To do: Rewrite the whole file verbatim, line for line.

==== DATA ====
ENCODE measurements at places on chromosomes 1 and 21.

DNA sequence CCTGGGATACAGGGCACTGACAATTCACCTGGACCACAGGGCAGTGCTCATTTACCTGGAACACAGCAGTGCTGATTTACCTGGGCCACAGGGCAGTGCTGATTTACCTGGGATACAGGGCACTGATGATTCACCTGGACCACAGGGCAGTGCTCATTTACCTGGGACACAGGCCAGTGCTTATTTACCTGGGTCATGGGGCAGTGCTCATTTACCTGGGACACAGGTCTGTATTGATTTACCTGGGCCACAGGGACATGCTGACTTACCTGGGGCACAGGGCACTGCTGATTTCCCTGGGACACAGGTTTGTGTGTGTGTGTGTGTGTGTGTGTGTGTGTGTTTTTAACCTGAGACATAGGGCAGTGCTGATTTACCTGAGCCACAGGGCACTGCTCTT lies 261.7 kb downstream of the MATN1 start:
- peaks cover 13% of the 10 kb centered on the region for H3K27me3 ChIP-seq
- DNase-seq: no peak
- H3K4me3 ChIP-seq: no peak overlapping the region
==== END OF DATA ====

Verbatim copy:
ENCODE measurements at places on chromosomes 1 and 21.

DNA sequence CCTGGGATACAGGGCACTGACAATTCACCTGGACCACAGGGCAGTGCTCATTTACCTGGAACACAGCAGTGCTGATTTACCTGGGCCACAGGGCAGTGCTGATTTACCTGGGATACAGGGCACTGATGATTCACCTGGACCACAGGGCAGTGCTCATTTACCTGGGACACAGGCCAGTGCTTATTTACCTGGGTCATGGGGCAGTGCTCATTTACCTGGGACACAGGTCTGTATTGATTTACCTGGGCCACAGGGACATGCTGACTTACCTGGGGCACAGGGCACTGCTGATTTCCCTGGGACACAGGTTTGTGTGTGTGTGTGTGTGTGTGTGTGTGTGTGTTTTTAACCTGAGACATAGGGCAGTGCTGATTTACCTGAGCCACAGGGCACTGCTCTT lies 261.7 kb downstream of the MATN1 start:
- peaks cover 13% of the 10 kb centered on the region for H3K27me3 ChIP-seq
- DNase-seq: no peak
- H3K4me3 ChIP-seq: no peak overlapping the region